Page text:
Electrification – supply of batteries and electric motors to the car's powertrain – is not just a niche time anymore. What began with the original Honda Insight and Toyota Prius has grown to include vehicles of all shapes and sizes, with myriad onboard technology, mainly centered on a goal: Efficient driving with lower emissions. It is a good time to shop for these types of cars because there is more to choose from and they are better than ever.
Hybrids and fully electric vehicles have many other advantages, from federal, state and local tax incentives ̵1; even though they are being phased out for some brands – to increase HOV access and much reduced maintenance on clean electric cars. There is, of course, the potential for expensive (if rare) battery costs.
With so many new types of electrified vehicles entering the market today, it is important to note the differences within this hugely important space. We break out the different types of electrified vehicles on the market below, explaining their advantages and disadvantages, and presenting examples of each.
A mild hybrid system is the easiest and most cost-effective way to add electric drive components to a vehicle powered by an internal combustion engine (ICE). In a soft hybrid system, ICE will often shut itself off completely under no load conditions, such as throwing on a hill or coming to a stop. The hybrid system allows ICE to be started immediately immediately and can operate additional systems on the vehicle, eg. stereo or air conditioning. Some spleen hybrid systems will contain regenerative braking or provide power assistance or torque filling to ICE, but all lack the ability to run solely on electric power.
- Can operate many of the car's electrical systems.
- The stop-start system saves fuel during idling.
- Can reduce the turbocharger gene by torque filling until engine is running.
- Increased cost and complexity compared to internal combustion engines.
- No full EV function.
The serial hybrid – also known as a power or parallel hybrid – is what people like when they think of a hybrid vehicle. These use a submerged ICE to provide power at higher speeds and at higher load conditions, and a battery power system to move the vehicle at low speeds and low load conditions. This means that ICE can work in its ideal efficiency range, which provides excellent fuel economy, especially in the city's driving conditions.
- Excellent efficiency at speeds around the city.
- Petrol powered ICE for longer range (and longer travel).
- Offers a good compromise between efficiency, usability and overall cost.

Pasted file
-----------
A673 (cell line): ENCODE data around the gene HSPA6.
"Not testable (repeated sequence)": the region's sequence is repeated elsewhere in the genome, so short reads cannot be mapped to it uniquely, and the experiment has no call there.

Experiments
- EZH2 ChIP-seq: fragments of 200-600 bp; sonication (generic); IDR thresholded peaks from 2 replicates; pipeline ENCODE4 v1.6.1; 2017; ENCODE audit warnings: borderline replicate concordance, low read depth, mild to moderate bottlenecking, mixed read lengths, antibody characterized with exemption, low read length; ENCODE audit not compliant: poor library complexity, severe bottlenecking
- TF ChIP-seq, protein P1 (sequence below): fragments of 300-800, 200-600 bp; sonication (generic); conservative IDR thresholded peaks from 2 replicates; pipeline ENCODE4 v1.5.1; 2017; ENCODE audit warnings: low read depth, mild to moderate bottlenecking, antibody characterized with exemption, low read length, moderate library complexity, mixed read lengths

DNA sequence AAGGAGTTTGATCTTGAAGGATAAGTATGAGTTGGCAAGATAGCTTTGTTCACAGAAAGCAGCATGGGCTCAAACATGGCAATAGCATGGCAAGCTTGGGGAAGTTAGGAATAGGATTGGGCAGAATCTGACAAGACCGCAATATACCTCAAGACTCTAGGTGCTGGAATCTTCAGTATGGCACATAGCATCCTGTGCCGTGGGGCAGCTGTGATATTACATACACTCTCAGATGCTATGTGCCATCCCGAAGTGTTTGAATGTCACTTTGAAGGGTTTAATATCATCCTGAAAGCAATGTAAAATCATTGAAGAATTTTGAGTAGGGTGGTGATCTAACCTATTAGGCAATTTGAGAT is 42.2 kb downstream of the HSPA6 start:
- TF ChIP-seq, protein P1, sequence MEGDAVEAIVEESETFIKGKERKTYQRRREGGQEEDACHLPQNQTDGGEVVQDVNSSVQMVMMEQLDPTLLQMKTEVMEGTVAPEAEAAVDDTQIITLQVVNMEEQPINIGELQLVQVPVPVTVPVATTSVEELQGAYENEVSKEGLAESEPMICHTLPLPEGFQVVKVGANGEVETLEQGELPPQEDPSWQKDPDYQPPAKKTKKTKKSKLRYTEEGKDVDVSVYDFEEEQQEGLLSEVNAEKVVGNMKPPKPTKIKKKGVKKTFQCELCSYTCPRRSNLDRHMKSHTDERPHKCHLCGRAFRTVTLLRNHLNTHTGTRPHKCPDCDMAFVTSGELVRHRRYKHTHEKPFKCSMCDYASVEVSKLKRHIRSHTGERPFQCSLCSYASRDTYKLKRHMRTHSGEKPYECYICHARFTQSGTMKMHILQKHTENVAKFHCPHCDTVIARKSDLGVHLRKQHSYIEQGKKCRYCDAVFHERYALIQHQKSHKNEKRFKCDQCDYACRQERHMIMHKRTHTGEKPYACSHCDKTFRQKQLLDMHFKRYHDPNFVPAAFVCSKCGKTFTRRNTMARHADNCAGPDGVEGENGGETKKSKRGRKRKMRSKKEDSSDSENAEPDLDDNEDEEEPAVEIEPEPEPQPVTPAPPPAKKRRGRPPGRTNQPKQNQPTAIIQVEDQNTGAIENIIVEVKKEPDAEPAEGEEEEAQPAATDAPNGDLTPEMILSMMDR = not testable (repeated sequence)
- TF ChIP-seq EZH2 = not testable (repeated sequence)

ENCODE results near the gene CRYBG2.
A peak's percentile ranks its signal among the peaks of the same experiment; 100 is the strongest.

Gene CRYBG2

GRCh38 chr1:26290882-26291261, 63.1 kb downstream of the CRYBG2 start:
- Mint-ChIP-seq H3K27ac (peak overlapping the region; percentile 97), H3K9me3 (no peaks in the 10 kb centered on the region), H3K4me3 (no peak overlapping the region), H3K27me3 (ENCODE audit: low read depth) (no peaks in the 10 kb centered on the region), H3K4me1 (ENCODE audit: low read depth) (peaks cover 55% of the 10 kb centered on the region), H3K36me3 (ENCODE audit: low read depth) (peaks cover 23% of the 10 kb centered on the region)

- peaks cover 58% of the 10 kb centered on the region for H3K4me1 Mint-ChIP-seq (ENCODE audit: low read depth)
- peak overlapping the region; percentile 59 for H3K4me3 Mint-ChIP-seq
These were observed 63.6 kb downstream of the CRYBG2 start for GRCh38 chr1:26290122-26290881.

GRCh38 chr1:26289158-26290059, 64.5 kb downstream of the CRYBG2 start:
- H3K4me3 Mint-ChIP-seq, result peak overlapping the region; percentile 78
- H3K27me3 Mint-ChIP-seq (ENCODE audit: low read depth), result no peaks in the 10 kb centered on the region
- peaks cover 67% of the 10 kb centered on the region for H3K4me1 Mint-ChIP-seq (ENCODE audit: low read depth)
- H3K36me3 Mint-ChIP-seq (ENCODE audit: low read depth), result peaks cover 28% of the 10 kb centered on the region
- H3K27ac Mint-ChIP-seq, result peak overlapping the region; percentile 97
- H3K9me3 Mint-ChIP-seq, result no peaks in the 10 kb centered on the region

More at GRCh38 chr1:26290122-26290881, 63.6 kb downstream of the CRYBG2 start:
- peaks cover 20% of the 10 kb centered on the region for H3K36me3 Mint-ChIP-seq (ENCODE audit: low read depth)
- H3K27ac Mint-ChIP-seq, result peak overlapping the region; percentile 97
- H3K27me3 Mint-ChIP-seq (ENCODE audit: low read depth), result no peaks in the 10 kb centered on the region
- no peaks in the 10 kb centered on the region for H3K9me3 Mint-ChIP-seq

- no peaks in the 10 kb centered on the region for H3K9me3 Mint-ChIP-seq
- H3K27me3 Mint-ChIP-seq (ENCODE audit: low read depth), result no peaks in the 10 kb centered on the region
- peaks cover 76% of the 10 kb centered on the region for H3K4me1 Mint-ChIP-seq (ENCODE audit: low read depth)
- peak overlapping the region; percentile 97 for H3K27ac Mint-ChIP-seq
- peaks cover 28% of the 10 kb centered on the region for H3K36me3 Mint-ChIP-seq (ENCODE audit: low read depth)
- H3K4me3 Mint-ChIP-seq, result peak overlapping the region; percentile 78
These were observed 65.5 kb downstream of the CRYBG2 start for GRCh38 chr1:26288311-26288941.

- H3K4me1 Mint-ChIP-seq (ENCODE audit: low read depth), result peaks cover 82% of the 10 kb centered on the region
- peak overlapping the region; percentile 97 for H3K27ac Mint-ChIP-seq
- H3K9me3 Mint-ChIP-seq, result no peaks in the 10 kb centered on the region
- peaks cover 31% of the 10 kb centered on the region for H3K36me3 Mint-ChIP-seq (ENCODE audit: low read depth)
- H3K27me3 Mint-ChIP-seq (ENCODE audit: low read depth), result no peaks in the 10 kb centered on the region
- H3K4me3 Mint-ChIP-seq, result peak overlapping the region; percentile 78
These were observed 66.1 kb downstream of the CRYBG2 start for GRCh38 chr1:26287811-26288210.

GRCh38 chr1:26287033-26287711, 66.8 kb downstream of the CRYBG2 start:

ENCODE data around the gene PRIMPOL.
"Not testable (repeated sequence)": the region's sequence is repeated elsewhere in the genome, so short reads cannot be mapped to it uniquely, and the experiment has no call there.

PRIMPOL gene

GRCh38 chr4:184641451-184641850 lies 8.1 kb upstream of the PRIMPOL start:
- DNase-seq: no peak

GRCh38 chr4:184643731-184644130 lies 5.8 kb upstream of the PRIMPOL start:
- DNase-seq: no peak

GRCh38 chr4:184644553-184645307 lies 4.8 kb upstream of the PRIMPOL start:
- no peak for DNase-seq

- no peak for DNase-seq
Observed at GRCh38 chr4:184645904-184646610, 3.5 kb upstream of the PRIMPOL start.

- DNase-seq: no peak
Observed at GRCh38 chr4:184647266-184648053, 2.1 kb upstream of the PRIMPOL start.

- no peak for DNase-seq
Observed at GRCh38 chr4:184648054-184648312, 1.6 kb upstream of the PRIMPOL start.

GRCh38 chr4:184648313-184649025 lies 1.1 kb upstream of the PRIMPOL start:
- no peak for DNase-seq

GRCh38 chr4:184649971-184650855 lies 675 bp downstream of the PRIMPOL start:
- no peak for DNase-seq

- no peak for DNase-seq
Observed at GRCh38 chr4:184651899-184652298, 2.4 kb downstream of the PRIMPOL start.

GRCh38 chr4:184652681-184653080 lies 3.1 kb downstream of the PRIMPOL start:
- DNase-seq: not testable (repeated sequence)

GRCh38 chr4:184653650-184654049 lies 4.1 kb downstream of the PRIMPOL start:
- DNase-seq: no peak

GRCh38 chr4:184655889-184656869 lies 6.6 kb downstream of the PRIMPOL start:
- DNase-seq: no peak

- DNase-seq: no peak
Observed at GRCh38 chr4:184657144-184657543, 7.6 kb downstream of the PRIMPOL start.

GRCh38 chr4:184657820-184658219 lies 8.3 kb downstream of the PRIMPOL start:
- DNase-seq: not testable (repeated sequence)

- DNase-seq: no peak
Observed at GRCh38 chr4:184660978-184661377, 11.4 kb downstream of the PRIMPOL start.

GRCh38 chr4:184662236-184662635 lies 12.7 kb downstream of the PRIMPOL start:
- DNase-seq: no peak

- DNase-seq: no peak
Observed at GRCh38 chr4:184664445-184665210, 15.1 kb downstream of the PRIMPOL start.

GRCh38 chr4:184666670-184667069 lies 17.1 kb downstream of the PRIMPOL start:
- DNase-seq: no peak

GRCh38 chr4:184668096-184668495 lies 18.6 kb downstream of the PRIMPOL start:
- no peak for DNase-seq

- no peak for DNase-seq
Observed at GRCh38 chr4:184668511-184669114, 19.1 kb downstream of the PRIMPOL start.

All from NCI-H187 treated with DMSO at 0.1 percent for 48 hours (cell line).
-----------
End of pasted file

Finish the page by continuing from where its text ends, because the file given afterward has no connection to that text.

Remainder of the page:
- Typically higher cost than a pure ICE-driven vehicle of the same size.
- Maximum efficiency means reduced power.
Plug-in hybrid is the next logical step forward from the series hybrid system. These cars go closer to the entire electric vehicle side of the continuum, with the possibility of moving further distances on electric power alone. The plugin portion of their name comes from their ability to connect to an electric car charging station, rather than relying only on ICE and regenerative battery power braking, effectively eliminating anxiety. Another area where plug-in hybrids differ from either mild hybrids or serial hybrids is the size of their battery pack. This gives them their expanded EV-only range.
- Elevated range of battery powered vehicles (BEVs) due to an extended petrol engine.
- Lower purchase cost compared to BEV.
- Lower driving cost compared to serial hybrids.
Disadvantages  More expensive to buy than the series' hybrids or mild hybrids.
- Larger battery packs mean more weight.
- More complex than mild hybrids.
Battery electric vehicle is mostly what they sound like: A large battery with at least one electric motor connected to it. Oh, and lots of complex software to handle thousands of individual cells that make up the big battery. Mechanically speaking, BEVs are the least complex of all vehicles we cover when you consider that even the simplest multicylinder combustion engine has many hundred moving parts, while an electric motor only has its rotor. Pure electric vehicles are becoming increasingly common thanks to innovation from relatively new companies such as Tesla and industry stalwarts such as General Motors and Nissan.
- Mechanical simplicity means less maintenance than ICE.
- Toner with immediate torque.
- Almost silent operation.
- Electricity is cheap, for now.
- No venting tubes, therefore no emissions and
- More expensive than similar size series hybrids or ICE vehicles.
- Limited area] The charging station's infrastructure is still up and coming.
- Out of date for most people if you do not have a charge of 240 volts Level 2 in your home or parking lot.
- Higher weight than vehicles of the same size.
- Uncertain environmental impact for disposal of batteries. ] Example
Hydrogen Fuel Cell
A fuel cell takes hydrogen and oxidizes it to create an electric charge which is then channeled into a battery and used by electric motors. This technology has been in cars for a few decades, but due to costs, the size of the components and a relative lack of infrastructure, not many companies are still working on it. Miniaturization of technology in recent years has made hydrogen FCV more commercially viable, and we are starting to see more interest from manufacturers like Honda and Hyundai.
- No reason to load;
- Quiet operation, much like a BEV.
- Only emissions are water.
- Water prices vary wildly, often more expensive than fossil fuels.
- Limited refueling network outside selected cities such as Los Angeles or San Francisco.
- Liquid tanks can eat in the passenger compartment or cargo space if the vehicle is not designed from the base of fuel cells.